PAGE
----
Thursday, July 16, 2015

One more recommendation

The Wolfpack (dir. Crystal Moselle, 2015) tells the story of the Angulo family: father (from Peru), mother (from Indiana), six sons, one daughter, living on public assistance, in public housing, on Manhattan’s Lower East Side. The father doesn’t want his children damaged by contact with the world, so he keeps them, and his wife, inside. The daughter suffers from an unexplained malady. All the children have Sanskrit names. The sons fill their days with movies provided by their father (one son estimates 5,000 movies), watching, and watching, and then transcribing, rehearsing, and filming favorite scenes, with props and costumes made from whatever materials they can muster. On occasion the sons are able to sneak outside — one or two or more times a year, sometimes not at all. But one son defies his father’s rule and ventures openly into the city. His brothers begin to follow. Out for a walk, they run into Crystal Moselle, who befriends them and begins to learn their story.

The Wolfpack is well worth seeing. The Angulo brothers’ seriousness of purpose, their joy in their endeavors, their fidelity to the films they reënact — it’s all moving and inspiring to see. The imagination will find a way, this film tells us, even in a miserable, locked-up apartment ruled by a two-bit dictator. But the long history of family dysfunction underwriting this state of affairs is left largely unexplored. So many questions, not just unanswered but unasked. Manohla Dargis’s Times review, which points out that “no laws seem to have been broken” in raising these children, is too breezy by half. I would like to know how paterfamilias Oscar Angulo (who speaks for the camera on several occasions) reconciles his wish to protect his children with a diet of Pulp Fiction and Reservoir Dogs. I would like to know whether his wife Susanne (who also speaks for the camera) ever thought of getting away. I would at least like to know how the brothers came by costumes and props and video equipment. I know the filmmaker has only ninety minutes. But still.

What most struck me in The Wolfpack: as the brothers begin to make their way into the world, their frames of reference are from film, and only film. Out on a walk: “This is like 3-D, man!” There is joy but also tragedy in that exclamation. I wish the Angulo brothers well as they continue learning their way into that world.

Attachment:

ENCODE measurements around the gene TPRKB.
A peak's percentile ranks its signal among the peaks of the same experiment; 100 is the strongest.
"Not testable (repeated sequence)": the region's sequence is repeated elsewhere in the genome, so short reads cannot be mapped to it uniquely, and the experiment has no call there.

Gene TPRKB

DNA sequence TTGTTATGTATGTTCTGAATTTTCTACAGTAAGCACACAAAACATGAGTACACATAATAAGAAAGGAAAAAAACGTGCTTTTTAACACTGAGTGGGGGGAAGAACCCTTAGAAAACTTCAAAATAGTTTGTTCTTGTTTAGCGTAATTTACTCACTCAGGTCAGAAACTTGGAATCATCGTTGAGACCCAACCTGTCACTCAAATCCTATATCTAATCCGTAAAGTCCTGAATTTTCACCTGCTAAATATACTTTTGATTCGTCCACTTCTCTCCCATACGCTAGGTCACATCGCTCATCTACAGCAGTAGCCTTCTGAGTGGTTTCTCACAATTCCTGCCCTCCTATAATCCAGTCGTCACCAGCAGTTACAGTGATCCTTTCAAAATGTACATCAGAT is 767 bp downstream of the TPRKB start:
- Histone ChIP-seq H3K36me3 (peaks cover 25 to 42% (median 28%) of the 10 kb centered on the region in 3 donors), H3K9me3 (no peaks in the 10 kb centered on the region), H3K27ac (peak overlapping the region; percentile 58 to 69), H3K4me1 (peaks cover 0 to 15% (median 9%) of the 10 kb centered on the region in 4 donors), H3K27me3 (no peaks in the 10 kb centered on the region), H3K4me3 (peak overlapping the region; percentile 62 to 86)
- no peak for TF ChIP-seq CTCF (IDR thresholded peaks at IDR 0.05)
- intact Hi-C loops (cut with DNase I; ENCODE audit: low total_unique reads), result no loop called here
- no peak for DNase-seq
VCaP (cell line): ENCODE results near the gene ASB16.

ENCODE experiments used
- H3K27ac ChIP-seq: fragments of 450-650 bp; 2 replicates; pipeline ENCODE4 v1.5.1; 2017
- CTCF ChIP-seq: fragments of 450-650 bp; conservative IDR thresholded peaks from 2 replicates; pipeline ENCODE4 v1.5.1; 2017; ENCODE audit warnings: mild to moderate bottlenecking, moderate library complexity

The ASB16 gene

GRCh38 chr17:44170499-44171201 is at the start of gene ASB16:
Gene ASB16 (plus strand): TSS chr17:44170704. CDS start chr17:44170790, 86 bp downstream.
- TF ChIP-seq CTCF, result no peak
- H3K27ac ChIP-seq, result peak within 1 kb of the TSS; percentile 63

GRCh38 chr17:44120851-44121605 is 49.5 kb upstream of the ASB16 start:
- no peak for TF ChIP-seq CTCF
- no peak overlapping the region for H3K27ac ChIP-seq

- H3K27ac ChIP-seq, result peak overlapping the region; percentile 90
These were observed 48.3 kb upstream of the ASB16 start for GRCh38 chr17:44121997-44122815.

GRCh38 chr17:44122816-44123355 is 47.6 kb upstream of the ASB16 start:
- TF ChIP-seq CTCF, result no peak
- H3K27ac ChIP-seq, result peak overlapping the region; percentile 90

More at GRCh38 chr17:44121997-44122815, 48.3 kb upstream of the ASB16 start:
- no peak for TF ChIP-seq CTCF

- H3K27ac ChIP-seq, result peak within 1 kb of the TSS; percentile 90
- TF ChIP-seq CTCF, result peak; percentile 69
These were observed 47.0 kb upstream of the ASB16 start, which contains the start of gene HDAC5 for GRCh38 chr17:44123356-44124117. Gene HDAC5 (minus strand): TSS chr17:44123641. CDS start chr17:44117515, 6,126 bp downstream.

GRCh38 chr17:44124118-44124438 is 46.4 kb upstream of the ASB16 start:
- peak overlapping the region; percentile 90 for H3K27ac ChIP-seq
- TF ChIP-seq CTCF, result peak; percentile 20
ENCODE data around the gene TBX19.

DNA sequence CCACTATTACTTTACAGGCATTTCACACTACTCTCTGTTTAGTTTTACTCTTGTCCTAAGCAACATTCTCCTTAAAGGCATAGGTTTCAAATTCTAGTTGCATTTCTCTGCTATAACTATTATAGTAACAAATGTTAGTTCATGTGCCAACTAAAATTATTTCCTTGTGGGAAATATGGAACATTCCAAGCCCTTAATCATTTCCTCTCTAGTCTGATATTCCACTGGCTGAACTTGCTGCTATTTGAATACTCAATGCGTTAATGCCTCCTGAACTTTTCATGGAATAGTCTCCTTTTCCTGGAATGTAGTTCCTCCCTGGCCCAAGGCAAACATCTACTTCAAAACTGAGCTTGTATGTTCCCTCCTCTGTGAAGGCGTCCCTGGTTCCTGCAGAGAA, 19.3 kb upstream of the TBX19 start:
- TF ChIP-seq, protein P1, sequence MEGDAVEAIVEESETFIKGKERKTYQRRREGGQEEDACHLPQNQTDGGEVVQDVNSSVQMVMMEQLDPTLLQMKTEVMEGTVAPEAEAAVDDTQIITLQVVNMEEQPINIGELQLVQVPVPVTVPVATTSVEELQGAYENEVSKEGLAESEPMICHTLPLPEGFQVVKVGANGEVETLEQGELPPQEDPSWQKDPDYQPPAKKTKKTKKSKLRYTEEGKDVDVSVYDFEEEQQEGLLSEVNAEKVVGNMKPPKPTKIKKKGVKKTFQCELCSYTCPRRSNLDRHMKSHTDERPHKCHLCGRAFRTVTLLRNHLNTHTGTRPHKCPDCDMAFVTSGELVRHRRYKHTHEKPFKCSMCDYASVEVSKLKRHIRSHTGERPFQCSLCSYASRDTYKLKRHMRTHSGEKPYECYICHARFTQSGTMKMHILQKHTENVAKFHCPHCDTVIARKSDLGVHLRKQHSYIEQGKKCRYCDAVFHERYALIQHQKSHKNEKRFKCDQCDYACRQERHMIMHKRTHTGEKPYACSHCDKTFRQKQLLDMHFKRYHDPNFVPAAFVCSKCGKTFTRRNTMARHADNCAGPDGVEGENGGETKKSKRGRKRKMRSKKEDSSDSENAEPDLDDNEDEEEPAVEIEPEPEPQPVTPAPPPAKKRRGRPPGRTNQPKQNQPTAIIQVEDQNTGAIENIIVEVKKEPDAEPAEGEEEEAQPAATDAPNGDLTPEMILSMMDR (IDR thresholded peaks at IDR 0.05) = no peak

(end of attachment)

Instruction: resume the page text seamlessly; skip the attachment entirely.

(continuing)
Here is the the film’s official site. And here is an article from People (of all places) that asks and answers a few questions that the film leaves unexplored.

comments: 2

Geo-B said...

This would seem to fall somewhere between 'the forbidden experiment' and Jeannette Walls' The Glass Castle: a Memoir. The "forbidden experiment" is that idea of linguists about what would develop is you simply didn't teach a child language, which is an interesting question but also severe child abuse. In the Walls book, she and her siblings were raised by highly eccentric parents who would move them all across the country at the drop of a hat, with no warning. As I read it, I thought the kids must have assumed the parents were somewhat "normal" and knew what they were doing. My kids came home from being born and lived in the same house until they went off to college, a time span of which I lived in 10 houses in 4 states. Until I was 14, my father worked in top secret weapons development, so we didn't talk about what he did. As I grew older, it dawned one that most kids don't know exactly what their parents do. I don't know if it's true, but I heard once that kids from happy families are happy to move out since they see the world as positive and welcoming, while kids from dysfunctional households are hesitant, because they see the world as correspondingly threatening. The Wolfpack seems unfortunate and extreme and speaks to the resilience of humans, but brings up: oh yikes, what have I done to my kids?

Michael Leddy said...

I thought of the story of Genie, the young girl kept in a dark room away from almost all human contact. Another controlling father.

Your observation about how children see the world beyond home should be food for thought for all who read it.